Exalted Movie Mondays – Kick-AssAugust 16, 2010
Lest it be said that I only ever give good reviews, today I have a movie that, in spite of some very interesting parallels to Exalted, was not so good. Kick-Ass is a more recent film adaptation of a graphic novel, wherein a young man, obsessed with comic books, decides to become a hero himself, inspiring those around him and embroiling himself in a world he doesn’t fully understand.
The movie itself is… mediocre at best. While the cinematography never really hurt me (The Bourne Supremacy, I’m looking meaningfully in your direction), it never really did much for me, either. Granted, the film was intended to showcase someone without superpowers, so you’re not going to see flashy special effects. I knew that going in… but it didn’t make it any less disappointing when I went looking for an interesting comic book flick and got your basic action movie, visually speaking.
None of the characters managed to grab my attention. The lead character, our titular hero, was mostly annoying when he wasn’t trying to be charmingly inept, and failing to charm. Nicholas Cage is good at being a dork, but his character couldn’t seem to decide if he wanted to be Batman or if he just wanted to want to be Batman. Hit Girl, probably the most enthusiastic of the protagonists, was graphically sociopathic, and the most enjoyment her character brought was imagining her in twenty years, unshackled by moral restraint. In fact, the best character in the whole movie was Marty, Kick-Ass’s nerdy friend, played by the fantastic Clark Duke.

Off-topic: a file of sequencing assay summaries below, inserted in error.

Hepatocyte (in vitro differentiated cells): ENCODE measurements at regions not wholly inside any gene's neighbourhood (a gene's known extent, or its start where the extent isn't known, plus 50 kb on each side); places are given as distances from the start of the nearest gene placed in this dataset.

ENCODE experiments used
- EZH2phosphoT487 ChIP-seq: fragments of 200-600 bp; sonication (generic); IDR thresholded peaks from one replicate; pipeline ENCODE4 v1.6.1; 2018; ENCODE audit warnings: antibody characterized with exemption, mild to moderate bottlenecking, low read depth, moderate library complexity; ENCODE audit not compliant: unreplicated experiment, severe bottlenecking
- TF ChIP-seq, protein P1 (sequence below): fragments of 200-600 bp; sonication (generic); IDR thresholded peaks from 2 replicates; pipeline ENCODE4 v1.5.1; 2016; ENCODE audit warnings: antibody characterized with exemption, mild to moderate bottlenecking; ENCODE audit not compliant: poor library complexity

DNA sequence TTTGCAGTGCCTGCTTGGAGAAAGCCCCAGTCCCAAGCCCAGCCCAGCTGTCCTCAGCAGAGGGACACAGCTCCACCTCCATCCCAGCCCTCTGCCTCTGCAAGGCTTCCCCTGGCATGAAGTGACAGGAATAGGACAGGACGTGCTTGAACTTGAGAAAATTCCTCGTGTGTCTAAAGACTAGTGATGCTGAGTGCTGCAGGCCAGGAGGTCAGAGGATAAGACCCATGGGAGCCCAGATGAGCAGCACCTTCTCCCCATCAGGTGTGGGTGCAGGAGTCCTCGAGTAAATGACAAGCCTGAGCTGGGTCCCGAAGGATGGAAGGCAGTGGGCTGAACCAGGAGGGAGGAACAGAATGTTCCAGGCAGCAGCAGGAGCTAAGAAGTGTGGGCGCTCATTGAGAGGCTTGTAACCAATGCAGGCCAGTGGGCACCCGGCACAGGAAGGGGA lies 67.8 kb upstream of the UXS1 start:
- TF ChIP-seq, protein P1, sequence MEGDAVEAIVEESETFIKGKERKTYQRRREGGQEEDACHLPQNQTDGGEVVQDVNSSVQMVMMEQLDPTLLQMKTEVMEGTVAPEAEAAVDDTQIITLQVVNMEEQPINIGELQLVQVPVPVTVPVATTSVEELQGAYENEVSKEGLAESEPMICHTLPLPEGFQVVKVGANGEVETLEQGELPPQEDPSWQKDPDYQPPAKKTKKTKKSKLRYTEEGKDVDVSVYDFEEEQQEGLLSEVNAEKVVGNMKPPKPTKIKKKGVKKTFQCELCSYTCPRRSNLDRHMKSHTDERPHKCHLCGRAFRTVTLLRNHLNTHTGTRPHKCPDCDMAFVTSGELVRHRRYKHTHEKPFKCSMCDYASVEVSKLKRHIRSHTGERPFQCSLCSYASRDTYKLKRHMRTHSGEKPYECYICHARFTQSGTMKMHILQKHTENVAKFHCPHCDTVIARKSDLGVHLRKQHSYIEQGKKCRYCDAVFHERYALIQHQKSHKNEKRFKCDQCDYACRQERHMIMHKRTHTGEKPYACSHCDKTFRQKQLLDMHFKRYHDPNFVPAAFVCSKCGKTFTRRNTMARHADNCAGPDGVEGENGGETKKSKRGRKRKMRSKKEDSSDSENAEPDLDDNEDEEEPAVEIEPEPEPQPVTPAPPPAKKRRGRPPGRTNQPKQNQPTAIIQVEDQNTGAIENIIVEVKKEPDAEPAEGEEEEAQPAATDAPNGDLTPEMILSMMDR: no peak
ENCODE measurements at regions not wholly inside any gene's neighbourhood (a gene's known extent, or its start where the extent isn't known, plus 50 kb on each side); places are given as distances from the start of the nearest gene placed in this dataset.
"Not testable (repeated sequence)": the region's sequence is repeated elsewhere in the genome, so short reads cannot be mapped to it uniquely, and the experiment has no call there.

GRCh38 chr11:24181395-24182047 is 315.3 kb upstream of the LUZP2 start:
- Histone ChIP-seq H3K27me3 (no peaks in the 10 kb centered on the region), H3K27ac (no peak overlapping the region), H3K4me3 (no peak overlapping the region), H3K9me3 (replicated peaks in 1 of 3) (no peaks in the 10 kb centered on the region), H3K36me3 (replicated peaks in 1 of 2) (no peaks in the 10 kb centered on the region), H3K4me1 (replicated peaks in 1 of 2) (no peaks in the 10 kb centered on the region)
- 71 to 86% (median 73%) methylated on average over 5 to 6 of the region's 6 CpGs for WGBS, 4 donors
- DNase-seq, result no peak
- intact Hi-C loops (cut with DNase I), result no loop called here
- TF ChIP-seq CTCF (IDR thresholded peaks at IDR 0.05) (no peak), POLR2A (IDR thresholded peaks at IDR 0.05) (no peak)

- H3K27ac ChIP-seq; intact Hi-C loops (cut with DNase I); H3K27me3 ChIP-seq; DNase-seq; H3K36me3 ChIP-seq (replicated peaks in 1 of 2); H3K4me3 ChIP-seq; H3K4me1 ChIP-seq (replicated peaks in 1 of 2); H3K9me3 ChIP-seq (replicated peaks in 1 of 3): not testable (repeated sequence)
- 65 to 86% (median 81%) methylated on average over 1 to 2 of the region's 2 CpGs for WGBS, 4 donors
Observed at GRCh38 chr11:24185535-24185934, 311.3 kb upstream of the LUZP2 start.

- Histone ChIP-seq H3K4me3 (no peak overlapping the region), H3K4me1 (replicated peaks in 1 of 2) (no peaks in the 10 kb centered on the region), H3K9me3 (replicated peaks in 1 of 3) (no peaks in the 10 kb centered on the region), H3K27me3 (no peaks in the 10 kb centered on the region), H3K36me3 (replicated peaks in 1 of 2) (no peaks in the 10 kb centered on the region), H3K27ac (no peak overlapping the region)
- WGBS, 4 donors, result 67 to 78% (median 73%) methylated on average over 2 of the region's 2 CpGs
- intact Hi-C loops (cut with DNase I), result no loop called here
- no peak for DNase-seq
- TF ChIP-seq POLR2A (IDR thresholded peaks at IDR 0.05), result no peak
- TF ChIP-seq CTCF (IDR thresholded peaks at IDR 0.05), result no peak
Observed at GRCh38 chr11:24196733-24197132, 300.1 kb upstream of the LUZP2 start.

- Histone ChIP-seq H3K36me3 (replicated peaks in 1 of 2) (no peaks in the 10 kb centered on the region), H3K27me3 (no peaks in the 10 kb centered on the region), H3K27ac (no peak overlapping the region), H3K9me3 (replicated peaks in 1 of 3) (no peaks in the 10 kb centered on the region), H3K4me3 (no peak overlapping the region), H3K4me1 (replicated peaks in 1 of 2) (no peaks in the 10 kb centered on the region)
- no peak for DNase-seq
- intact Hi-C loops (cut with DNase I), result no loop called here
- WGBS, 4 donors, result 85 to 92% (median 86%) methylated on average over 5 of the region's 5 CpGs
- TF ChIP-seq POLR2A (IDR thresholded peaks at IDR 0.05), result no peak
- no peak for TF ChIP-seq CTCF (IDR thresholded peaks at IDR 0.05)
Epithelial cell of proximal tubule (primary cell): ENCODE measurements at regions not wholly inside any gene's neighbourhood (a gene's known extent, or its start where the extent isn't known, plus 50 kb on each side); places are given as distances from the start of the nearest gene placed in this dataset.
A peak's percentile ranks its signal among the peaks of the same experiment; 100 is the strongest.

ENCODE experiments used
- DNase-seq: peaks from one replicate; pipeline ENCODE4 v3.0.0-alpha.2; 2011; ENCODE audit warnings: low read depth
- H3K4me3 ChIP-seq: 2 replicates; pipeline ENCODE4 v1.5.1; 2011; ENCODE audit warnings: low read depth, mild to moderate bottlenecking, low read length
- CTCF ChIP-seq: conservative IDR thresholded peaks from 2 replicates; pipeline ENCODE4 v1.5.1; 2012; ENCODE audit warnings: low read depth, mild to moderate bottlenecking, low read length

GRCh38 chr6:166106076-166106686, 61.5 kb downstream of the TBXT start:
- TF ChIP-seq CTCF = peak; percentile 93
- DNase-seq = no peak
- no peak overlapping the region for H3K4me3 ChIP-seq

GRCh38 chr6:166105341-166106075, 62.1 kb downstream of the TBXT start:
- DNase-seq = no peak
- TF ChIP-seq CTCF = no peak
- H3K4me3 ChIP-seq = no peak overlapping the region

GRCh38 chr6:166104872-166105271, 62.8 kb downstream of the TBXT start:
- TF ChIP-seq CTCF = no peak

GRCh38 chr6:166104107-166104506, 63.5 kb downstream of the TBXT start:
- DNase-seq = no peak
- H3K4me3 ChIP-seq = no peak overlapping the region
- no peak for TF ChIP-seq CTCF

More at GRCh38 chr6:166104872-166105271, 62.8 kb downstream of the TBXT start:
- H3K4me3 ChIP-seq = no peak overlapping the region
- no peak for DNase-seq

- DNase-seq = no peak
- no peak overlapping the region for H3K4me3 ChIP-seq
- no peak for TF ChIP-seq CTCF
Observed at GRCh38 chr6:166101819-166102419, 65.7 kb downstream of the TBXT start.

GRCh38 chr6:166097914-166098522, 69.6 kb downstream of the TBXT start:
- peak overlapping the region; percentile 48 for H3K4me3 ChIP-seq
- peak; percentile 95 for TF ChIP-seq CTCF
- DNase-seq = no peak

The plot, however, was the part that made me sit up and take notice, because it was the part that was most Exalted. The main character does what he does because no one takes responsibility, no one does what’s right in the face of all odds. He chooses to. That is the choice that makes a mortal into a heroic mortal, in Exalted. It’s not about superpowers, it’s about facing the odds and doing the right thing no matter what. It’s about being heroic, not superheroic. That would make an excellent heroic mortal game, following the adventures of a man who strikes out to solve the problems of the world, with or without an Exaltation.
Now, let it be known that I’ve never read the graphic novel. I came into the movie with no foreknowledge and few expectations. I can’t say I recommend it to people, and my friends who have read the source material have even less flattering things to say. Still, if you’re looking for inspiration for your next heroic mortal, or even for your next Exalt, pre-Exaltation, you could do worse than Kick-Ass.